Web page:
Beyond COVID-19: Crisis response or road to recovery?
Crisis response or road to recovery?
Historic rules prohibiting third parties from funding arbitration are being phased out in a number of jurisdictions, creating opportunities both for third-party funders and parties involved in arbitrations.
Historically, third parties were prohibited from funding an unconnected party’s litigation under the doctrines of maintenance and champerty. Maintenance refers to an unconnected third-party assisting to maintain litigation, by providing, for example, financial assistance. Champerty is a form of maintenance, where a third-party pays some or all of the litigation costs in return for a share of the proceeds.
The rules prohibiting maintenance and champerty were first introduced in medieval England. These were intended to prevent abuses of justice by corrupt nobles and royal officials who associated themselves with fraudulent and vexatious claims, strengthening the credibility of the claims in return for a share of the profits.
In more modern times, the prohibition of third-party funding was based on the public policy ground of protecting the purity of justice. There was a fear that a third-party could manipulate the litigation process and, as Lord Denning put it, “be tempted, for his own personal gain, to inflame the damages, to supress evidence, or even to suborn witnesses” (Re Trepca Mines (No 2)  Ch 199).
In the current era of encouraging access to justice, these concerns are widely considered to be out of date. Addressing the issue in 2013, Lord Neuberger, the president of the UK Supreme Court, said that “access to the courts is a right and the State should not stand in the way of individuals availing themselves of that right.”1
The rules against maintenance and champerty have been relaxed in a number of jurisdictions, including England and Wales and parts of Australia, Canada and the US, where third-party litigation and arbitration funding is now permitted.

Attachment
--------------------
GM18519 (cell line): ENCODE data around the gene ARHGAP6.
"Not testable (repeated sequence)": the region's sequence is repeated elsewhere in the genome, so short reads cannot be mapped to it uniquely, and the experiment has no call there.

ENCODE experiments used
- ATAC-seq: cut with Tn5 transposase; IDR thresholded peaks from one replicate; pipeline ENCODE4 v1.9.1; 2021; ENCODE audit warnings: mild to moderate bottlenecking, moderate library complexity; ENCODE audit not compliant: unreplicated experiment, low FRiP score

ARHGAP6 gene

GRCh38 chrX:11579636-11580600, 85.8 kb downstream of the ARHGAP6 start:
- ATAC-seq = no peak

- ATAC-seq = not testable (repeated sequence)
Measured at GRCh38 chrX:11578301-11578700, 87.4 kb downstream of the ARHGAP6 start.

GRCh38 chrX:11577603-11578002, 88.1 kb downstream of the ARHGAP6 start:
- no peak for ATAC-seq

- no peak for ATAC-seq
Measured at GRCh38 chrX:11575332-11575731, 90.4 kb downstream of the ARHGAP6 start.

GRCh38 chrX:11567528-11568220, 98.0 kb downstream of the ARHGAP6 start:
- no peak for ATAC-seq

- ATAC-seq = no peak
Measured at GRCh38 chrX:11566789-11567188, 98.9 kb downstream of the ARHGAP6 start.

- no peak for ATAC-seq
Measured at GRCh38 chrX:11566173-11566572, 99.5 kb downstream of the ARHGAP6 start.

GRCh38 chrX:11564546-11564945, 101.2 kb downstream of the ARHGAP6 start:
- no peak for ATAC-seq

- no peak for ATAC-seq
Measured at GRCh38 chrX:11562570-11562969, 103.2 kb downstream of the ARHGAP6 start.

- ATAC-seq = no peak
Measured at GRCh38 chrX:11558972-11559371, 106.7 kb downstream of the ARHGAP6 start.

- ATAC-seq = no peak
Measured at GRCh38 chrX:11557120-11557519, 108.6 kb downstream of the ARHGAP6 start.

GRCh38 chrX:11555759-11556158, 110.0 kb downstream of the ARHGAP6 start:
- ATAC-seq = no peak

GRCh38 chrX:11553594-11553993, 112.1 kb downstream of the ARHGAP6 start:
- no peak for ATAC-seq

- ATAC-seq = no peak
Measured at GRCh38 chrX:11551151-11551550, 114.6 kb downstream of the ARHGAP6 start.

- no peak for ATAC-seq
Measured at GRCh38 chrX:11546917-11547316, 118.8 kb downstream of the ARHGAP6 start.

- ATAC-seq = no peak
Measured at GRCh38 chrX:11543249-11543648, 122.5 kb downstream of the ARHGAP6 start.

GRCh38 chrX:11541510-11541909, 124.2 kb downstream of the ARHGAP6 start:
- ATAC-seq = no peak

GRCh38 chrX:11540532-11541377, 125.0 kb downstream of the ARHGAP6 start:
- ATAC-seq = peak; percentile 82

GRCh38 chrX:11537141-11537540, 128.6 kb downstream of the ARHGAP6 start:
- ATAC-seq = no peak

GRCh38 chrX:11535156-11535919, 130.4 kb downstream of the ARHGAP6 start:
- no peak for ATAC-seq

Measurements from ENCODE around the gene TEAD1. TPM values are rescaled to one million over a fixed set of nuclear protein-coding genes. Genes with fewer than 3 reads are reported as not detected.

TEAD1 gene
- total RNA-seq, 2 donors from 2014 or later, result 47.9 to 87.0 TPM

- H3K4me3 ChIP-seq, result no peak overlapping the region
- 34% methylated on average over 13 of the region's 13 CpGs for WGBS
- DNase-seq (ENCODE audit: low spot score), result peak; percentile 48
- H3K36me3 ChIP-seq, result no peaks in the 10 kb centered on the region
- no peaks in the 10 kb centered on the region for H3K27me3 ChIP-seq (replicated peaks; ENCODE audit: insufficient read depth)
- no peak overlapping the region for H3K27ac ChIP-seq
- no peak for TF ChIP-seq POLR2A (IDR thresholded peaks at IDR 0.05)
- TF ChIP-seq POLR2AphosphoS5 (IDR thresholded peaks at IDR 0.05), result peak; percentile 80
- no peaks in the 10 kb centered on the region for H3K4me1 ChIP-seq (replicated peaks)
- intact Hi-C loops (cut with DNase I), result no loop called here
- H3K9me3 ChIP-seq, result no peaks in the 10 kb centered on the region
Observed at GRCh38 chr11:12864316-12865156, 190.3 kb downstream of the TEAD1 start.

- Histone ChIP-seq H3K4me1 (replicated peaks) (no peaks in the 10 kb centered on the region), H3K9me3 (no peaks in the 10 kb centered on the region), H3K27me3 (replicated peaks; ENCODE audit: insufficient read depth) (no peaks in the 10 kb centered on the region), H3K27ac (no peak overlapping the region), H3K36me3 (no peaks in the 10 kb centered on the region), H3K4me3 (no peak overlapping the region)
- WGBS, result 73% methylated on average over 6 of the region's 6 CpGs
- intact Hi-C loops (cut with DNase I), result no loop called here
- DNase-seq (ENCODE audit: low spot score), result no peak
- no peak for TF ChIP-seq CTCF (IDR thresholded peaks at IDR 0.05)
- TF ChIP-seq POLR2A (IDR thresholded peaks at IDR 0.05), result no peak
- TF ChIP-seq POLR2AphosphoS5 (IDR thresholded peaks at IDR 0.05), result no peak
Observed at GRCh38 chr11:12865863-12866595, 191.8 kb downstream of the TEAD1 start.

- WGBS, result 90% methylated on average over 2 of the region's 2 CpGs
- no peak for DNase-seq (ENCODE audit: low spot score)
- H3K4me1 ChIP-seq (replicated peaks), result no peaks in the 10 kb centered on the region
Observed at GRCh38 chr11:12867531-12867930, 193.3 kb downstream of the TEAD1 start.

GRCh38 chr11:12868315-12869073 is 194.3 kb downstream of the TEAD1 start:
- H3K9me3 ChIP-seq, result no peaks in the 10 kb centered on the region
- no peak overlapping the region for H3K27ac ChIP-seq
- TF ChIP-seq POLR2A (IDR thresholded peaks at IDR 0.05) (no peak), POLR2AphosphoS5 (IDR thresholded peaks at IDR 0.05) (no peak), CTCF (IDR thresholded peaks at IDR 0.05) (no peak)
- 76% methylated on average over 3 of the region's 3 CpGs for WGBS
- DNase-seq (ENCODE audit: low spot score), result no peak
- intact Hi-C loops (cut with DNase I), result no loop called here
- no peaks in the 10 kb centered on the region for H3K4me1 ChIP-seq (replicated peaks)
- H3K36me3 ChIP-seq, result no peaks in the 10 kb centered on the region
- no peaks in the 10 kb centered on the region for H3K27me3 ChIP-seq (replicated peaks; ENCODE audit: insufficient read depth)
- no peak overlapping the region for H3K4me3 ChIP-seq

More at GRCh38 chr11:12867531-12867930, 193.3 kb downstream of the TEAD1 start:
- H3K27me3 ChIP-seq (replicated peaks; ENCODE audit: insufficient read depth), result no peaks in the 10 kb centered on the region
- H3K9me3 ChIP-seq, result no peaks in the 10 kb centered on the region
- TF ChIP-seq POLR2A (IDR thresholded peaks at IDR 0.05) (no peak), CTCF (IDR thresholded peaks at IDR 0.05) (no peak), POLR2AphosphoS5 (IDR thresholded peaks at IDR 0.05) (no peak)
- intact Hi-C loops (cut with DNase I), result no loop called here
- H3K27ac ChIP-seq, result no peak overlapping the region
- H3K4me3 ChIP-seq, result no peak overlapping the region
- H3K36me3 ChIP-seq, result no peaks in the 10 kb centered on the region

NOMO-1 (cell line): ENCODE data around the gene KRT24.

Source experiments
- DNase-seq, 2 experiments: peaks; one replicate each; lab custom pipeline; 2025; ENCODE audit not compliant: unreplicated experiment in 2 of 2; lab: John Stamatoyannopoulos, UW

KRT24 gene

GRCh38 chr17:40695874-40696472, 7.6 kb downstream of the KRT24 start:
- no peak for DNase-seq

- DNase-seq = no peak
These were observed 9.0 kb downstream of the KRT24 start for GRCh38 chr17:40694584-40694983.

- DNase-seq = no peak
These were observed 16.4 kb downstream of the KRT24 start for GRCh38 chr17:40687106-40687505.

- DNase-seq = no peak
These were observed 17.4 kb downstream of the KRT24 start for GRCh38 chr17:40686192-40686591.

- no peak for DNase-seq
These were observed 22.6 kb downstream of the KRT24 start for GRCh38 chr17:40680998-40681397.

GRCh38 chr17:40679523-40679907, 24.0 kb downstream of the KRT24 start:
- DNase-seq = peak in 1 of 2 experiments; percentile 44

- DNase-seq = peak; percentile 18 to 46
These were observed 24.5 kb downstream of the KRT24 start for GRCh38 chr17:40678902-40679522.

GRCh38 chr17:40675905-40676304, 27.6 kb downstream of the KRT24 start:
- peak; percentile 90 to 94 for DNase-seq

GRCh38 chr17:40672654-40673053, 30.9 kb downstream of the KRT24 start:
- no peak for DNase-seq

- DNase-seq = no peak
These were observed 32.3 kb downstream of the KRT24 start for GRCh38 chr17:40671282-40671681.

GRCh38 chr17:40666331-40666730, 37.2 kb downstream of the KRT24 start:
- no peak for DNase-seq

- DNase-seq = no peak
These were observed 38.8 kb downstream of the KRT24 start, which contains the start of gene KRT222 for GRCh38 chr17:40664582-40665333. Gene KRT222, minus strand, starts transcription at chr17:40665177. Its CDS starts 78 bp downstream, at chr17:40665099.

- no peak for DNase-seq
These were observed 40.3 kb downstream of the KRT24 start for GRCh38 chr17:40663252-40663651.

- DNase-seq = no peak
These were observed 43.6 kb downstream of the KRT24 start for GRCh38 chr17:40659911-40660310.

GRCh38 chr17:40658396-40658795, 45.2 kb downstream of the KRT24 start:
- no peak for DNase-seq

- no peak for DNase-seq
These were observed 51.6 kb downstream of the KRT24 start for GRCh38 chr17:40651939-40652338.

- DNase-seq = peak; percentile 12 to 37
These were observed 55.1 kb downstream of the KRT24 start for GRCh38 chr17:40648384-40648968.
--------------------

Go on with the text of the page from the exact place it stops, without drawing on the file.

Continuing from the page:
The modern approach of courts in these jurisdictions is to consider whether the arrangements are contrary to public policy and unenforceable as a result. For example, in England and Wales, in order for an arrangement to amount to maintenance or champerty there must be an element of impropriety, such as disproportionate profit or excessive control on the part of the third-party funder. The courts in Australia have gone further and have held that there is no public policy objection to a third-party not only financing but also controlling the litigation.
The rules against maintenance and champerty extend to arbitration, which accordingly prevented the use of third-party funding in arbitration. As a result of the relaxation of these rules, third-party funding in arbitration has been growing steadily. Singapore and Hong Kong are both taking steps to allow third-party funding of arbitrations seated in those jurisdictions. This has created opportunities for funders looking to invest in such claims and for parties who would not otherwise be able to pursue their claims without funding.
Lord Neuberger, “From barretry, maintenance and champerty to litigation funding”, Gray’s Inn speech, May 8, 2013
On May 4, the decree amending the Mexican Hydrocarbons Law was published in the Federal Official Gazette.
The Delhi High Court’s decision in Amazon.com NV Investment Holdings LLC v Future Coupons Private Limited & Ors O.M.P. (ENF) (COMM) 17/2021 (Amazon.com) issued on March 18, 2021 enforced a SIAC emergency arbitrator’s award in a SIAC arbitration seated in India as an order of the Indian courts under the Indian Arbitration and Conciliation Act 1996.ta
© Norton Rose Fulbright LLP 2020